Having the actors really in the zone sells it. The guys and Rey (the director) went to massive lengths to get some really cool reflections. For the shot of the guy watching the night sky, they wheeled in a Ute (an Australian pickup truck) in the middle of the Outback desert and had the actor lay on the hood of the car.  They even had lights coming off the dashboard of the car.

Ute Outback Canon Leo Burnett Eye

It was little things like having enough practical lighting and incidental lighting on the face. For example, the shot of the Indian woman watching a funeral, he actually had kids running around on set with sparklers to get flickering light on the face. It’s stuff like that takes it that extra 10%. It was doing things like that that made all the difference. Huge hats off to Rey for going to those lengths. It was incredible.

Canon - No one sees it like you Leo Burnett Sydney

What was it like working with Director, Rey Carlson?

Rey Carlson is an amazing director. He was shooting the plate of the old woman shedding a tear, with the baby’s reflection in her eye. It gave me goosebumps. There were so many moments on set, where I watched and I said, “Holy shit.” It actually made you feel something when you are on set. After seeing the final product, I still get those same feelings. It’s not often that happens on spots that you work on.

How important was it to have the post-productions guys on set?

For me, it was one of the more intense shoots I’ve been on. Not for technical reasons but for creative problem solving. You can fake a lot of stuff, but if you get an element in camera, then it’s great.

I was working with Rey Carlson (the director), Bob Humphreys (the DP) and the creatives from the agency and we’re watching what’s going on in the splits from the camera.  You’re bouncing ideas like, “Why don’t we try this?” or “Why don’t we try that?” It was a really a good vibe on set.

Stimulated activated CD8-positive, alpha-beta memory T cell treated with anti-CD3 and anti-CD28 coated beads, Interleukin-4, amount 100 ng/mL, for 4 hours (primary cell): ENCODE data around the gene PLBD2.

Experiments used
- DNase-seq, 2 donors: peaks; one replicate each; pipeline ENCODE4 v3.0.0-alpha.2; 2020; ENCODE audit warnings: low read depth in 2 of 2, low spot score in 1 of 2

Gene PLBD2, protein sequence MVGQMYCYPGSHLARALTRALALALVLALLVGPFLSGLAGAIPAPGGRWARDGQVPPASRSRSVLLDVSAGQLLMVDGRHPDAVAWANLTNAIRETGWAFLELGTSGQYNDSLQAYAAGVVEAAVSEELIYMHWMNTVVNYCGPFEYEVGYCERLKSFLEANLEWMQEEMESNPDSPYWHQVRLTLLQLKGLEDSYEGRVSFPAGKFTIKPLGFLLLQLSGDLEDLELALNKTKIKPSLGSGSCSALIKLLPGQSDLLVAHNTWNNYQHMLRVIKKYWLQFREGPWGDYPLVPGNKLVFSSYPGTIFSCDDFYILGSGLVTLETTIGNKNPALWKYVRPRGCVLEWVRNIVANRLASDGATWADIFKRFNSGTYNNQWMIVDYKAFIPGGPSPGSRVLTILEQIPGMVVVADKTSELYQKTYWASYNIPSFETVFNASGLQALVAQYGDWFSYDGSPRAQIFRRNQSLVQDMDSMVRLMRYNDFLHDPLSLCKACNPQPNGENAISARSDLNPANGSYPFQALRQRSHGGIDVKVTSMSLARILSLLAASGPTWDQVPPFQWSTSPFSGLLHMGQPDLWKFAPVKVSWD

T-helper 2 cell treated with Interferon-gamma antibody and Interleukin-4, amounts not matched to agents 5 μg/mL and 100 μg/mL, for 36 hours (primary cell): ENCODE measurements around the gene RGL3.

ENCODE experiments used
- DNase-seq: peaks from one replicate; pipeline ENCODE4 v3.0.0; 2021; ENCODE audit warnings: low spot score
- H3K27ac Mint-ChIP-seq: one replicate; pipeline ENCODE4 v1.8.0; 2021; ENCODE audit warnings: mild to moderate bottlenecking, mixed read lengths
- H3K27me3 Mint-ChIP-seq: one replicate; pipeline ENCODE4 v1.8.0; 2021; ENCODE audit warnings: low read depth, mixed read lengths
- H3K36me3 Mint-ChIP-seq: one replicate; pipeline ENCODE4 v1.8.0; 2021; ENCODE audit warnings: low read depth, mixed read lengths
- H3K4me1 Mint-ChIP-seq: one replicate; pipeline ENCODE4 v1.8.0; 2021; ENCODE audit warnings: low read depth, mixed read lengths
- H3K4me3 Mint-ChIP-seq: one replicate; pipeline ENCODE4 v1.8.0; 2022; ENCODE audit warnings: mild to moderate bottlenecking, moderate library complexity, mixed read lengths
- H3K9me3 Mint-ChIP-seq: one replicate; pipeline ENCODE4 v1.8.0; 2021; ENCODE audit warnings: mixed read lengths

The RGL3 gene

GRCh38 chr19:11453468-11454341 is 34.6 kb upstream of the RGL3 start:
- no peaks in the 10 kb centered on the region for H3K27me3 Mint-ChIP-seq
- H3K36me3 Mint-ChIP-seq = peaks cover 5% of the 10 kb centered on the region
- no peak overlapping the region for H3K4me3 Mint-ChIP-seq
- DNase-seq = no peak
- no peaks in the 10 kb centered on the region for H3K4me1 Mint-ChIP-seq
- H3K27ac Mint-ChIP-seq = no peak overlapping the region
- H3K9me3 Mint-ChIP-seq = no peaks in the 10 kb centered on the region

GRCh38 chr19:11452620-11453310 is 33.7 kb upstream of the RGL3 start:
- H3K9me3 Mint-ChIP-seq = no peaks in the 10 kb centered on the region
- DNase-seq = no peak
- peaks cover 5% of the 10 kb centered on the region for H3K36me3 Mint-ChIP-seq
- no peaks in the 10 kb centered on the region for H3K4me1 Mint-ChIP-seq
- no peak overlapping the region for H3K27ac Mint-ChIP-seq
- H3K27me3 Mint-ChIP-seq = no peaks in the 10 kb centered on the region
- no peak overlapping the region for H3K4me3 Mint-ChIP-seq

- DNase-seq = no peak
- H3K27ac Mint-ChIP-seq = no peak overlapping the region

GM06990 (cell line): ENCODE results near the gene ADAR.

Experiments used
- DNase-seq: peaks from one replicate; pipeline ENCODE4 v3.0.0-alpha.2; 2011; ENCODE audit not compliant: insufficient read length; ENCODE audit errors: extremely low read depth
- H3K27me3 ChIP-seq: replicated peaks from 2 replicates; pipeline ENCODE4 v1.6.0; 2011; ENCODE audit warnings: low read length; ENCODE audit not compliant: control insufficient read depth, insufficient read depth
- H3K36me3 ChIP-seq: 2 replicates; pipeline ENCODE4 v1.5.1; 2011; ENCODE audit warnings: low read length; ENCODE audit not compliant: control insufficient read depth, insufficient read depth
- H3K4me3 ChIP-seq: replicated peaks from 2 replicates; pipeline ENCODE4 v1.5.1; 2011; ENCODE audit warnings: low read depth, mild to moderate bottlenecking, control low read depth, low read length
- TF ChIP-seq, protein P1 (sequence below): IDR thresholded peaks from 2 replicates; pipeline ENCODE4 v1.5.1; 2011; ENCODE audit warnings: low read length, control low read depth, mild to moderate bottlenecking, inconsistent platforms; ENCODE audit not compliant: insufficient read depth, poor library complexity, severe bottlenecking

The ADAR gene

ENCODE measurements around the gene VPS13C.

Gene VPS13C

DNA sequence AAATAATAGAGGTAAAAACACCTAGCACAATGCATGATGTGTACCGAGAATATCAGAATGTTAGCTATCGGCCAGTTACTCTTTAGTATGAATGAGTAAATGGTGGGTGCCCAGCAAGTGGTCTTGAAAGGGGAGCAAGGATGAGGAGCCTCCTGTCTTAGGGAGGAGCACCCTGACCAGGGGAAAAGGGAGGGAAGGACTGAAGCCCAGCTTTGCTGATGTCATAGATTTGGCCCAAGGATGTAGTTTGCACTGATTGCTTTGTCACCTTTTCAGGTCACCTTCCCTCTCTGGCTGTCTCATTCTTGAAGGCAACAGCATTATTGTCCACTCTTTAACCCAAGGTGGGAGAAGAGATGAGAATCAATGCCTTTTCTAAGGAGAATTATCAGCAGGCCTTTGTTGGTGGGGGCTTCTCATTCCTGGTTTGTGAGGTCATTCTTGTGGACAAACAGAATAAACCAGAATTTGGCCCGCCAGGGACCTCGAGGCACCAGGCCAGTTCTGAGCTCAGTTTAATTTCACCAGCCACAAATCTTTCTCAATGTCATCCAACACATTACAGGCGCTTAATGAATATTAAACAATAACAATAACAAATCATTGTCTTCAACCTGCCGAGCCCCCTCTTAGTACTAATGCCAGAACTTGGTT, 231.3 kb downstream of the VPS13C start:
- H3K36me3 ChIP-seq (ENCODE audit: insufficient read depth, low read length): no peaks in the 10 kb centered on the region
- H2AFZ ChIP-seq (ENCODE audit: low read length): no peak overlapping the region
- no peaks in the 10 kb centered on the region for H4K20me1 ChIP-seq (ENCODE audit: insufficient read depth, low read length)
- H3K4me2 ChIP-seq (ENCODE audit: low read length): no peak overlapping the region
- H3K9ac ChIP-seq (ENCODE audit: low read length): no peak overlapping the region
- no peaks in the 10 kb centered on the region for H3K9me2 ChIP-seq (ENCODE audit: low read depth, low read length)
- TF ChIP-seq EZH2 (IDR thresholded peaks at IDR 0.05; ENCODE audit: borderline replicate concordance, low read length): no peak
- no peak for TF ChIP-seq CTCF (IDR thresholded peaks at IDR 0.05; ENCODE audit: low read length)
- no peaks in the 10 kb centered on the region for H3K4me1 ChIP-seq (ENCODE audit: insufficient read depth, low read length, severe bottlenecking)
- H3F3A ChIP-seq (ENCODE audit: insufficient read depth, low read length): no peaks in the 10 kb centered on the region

Of course there’s always time pressure on set to get everything within a certain shoot day. We had several units running at the same time. Everyone was still open and receptive, even though we had a lot of stuff to get through.

I’m curious, did you ever plan to show more of the face and the surrounding scenes?

There were moments when we were supposed to see more and establishing wider shots. I’m so glad it ended up being what it is because it just works.  You don’t lose anything by not seeing anything wider.

Describe the technical process as a Flame artist?

As a Flame artist/compositer, you have to try and make things look as real as possible. A lot of the time, you’ve got a plate and want to add a CG object. There shouldn’t be an argument on whether it looks real or not. This job, you still had that element where it had to look photo real but it also has to tell a story. It was a real artistic exercise and was really enjoyable.

There were a few things we had to do to make it look real like, adding displacement, data measurement and have the image roll off the edges of the iris – things like that. The rest was design driven.  It’s very different from typical compositing which can get really technical.

Brendan Savage is keeping busy these days working for a company called Fin Design in Sydney.  He recently completed projects for Mazda and Subaru.

Urs Furrer now lives in Amsterdam working for a company called Glassworks. He recently worked on an icy-cool spot for Adidas called “Climachill” starring David Beckham.

Agency : Leo Burnett Sydney

Art Director : Jim Walsh
Copywriter : Gary Williams
Production : playbig films
Director : Rey Carlson
Post Production and VFX : Altvfx
Concept & After Effects : Brendan Savage
Concept, Shoot Supervision & Flame : Urs Furrer